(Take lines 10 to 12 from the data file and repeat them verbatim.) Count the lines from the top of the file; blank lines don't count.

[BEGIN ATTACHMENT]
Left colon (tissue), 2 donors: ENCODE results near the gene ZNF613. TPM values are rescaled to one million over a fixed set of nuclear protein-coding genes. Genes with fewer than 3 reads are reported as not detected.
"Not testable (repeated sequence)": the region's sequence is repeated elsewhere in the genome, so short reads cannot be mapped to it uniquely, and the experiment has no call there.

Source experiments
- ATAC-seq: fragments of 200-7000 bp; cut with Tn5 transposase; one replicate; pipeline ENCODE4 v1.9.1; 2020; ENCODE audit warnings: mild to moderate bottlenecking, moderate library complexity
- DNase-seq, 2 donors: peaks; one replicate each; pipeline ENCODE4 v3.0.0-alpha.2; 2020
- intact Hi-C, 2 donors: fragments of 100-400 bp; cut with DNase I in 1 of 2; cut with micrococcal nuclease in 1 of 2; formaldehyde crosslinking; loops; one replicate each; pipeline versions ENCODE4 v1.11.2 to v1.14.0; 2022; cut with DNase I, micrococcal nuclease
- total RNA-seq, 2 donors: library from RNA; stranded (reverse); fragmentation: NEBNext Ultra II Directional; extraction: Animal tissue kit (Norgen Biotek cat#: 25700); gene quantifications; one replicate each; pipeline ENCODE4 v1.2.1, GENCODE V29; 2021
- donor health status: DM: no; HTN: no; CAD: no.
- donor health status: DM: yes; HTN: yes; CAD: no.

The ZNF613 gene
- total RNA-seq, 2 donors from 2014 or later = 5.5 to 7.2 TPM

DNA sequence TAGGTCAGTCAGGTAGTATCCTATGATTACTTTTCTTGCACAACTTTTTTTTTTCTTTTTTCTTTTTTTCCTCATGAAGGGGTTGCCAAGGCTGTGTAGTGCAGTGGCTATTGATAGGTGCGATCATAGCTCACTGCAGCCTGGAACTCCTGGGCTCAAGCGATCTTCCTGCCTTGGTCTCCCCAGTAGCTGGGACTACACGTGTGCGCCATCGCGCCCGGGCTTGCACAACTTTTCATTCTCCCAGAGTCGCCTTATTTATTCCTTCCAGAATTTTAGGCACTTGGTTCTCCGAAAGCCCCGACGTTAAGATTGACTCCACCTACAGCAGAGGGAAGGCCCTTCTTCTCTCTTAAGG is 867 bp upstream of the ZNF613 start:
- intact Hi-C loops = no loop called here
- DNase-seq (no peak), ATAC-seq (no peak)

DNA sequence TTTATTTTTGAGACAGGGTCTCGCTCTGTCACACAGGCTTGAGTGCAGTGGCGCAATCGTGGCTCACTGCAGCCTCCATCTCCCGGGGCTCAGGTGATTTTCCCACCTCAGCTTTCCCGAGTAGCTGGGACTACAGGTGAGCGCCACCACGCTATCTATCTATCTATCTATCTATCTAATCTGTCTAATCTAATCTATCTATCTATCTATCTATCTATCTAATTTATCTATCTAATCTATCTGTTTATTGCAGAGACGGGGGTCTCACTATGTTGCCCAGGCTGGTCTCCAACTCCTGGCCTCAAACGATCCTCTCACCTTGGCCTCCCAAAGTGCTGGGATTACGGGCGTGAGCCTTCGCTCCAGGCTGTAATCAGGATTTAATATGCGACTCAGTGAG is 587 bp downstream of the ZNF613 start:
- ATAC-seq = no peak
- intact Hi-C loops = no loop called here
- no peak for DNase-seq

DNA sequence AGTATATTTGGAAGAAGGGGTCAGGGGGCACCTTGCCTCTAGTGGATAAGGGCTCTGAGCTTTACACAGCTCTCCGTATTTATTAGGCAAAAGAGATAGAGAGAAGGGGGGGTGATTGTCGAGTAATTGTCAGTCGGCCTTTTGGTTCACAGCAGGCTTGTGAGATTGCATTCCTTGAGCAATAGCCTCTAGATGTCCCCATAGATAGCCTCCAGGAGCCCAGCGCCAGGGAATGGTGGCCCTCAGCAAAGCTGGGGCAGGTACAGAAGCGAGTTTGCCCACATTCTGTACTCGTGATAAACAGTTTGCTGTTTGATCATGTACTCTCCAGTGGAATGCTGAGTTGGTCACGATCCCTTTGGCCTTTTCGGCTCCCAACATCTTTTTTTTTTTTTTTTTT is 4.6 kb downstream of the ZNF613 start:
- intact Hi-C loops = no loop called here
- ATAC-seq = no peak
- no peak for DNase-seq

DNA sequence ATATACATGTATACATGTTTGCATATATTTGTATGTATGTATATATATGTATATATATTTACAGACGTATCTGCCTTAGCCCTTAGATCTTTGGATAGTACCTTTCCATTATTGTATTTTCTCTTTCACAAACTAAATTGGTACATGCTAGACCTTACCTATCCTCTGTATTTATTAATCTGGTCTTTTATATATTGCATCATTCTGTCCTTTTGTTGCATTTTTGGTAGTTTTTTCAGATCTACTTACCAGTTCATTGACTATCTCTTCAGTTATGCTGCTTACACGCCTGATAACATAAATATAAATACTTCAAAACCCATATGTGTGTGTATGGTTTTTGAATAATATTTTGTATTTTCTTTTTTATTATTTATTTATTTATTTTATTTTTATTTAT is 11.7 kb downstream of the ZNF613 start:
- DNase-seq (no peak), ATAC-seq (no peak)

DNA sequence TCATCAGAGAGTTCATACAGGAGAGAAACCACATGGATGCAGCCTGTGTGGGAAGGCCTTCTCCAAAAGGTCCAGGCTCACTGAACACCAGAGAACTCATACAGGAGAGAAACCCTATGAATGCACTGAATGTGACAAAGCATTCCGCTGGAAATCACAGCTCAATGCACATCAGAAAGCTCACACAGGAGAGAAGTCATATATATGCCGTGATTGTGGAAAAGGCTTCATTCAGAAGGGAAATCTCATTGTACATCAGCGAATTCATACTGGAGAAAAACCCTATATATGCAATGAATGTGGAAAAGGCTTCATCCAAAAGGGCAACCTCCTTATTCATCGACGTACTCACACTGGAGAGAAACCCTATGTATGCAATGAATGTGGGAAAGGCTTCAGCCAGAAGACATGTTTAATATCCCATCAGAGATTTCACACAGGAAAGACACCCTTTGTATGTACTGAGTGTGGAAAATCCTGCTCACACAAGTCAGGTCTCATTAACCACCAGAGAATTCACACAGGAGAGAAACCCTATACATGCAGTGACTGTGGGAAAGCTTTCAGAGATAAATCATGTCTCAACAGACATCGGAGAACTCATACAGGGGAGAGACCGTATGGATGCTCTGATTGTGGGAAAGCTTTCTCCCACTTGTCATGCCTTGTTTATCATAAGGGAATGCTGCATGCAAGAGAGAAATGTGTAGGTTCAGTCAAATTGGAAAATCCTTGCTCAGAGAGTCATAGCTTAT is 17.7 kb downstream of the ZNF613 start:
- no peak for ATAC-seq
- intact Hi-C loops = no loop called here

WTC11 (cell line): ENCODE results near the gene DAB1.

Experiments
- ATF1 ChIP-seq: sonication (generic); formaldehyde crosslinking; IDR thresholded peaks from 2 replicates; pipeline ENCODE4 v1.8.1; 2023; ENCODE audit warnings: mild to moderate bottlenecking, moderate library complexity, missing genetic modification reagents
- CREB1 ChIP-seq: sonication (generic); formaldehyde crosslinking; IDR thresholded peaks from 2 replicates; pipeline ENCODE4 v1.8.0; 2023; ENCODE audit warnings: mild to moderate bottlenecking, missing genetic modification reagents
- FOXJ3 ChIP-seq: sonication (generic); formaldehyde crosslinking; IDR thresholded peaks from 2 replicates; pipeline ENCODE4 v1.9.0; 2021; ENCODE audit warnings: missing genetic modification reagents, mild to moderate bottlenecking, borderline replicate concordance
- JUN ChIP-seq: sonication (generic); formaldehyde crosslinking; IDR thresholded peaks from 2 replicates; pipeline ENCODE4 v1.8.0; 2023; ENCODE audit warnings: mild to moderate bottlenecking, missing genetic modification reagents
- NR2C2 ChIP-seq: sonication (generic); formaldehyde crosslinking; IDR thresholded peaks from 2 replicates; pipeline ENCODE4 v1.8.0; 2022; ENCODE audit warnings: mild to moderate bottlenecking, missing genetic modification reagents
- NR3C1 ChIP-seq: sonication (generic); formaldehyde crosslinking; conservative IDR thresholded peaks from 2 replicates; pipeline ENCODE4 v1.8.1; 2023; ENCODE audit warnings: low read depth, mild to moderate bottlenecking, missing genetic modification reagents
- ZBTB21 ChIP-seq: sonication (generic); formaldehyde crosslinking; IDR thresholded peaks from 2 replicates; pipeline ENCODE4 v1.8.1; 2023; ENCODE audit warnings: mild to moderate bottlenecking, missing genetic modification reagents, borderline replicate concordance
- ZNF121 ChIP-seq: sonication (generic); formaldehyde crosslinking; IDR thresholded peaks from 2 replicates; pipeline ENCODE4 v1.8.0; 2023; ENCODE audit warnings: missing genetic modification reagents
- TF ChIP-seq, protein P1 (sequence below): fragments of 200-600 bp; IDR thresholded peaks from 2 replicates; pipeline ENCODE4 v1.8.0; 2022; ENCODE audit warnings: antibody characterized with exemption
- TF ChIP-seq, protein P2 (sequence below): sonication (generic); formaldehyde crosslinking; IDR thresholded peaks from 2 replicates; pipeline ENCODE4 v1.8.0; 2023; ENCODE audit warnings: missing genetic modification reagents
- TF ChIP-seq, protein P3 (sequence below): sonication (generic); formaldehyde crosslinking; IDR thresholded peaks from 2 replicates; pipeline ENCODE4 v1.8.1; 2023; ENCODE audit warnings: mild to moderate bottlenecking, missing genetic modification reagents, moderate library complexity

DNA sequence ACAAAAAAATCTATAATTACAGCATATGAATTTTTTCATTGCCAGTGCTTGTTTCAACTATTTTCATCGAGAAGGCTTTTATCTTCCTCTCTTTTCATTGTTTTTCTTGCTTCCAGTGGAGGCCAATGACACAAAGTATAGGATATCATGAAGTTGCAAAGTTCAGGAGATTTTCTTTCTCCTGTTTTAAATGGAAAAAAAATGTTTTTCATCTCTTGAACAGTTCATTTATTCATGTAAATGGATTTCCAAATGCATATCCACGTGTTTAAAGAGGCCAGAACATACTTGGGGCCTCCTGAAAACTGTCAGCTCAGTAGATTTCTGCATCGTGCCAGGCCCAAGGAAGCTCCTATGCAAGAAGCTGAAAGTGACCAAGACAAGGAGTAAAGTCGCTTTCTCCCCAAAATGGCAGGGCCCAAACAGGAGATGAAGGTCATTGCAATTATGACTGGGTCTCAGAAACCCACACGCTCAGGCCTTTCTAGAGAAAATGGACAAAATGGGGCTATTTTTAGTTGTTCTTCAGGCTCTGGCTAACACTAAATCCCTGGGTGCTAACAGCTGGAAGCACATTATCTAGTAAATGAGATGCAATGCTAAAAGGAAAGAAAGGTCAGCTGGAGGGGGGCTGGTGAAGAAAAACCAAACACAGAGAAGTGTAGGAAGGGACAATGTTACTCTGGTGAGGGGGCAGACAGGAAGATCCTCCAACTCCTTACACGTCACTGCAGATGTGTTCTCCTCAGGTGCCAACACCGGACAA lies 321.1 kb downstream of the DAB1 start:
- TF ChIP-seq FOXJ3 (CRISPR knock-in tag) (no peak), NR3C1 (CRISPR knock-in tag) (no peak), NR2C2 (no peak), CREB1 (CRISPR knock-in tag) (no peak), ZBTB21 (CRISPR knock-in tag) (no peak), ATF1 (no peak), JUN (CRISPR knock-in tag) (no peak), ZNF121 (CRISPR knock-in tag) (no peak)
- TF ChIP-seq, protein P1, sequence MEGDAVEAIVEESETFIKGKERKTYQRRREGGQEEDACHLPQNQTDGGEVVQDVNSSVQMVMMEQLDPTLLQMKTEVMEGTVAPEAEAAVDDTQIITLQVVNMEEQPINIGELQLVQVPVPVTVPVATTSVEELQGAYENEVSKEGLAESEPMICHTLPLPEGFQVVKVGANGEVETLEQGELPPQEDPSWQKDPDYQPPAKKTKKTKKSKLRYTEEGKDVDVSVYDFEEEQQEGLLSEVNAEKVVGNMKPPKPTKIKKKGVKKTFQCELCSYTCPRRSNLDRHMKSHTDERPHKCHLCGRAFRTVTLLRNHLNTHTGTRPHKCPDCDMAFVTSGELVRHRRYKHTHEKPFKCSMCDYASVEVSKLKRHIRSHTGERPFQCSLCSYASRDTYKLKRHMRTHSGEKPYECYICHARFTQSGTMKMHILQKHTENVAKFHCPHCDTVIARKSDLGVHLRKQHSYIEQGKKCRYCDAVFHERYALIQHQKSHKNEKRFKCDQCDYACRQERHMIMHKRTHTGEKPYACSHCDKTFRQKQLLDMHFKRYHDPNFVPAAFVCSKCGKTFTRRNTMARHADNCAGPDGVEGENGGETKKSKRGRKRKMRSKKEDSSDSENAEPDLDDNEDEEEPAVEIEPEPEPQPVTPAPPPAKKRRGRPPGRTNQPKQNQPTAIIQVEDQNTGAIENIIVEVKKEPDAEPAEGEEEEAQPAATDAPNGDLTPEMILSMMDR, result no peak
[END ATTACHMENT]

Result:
The ZNF613 gene
- total RNA-seq, 2 donors from 2014 or later = 5.5 to 7.2 TPM

DNA sequence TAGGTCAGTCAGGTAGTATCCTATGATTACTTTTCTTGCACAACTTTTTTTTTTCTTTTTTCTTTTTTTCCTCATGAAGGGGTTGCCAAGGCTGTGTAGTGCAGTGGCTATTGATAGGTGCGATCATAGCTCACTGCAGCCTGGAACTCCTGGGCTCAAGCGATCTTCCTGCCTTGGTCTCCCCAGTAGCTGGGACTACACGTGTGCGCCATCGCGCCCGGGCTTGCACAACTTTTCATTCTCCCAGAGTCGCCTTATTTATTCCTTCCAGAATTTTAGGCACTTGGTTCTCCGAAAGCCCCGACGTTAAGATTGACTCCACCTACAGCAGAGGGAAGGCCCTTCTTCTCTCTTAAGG is 867 bp upstream of the ZNF613 start: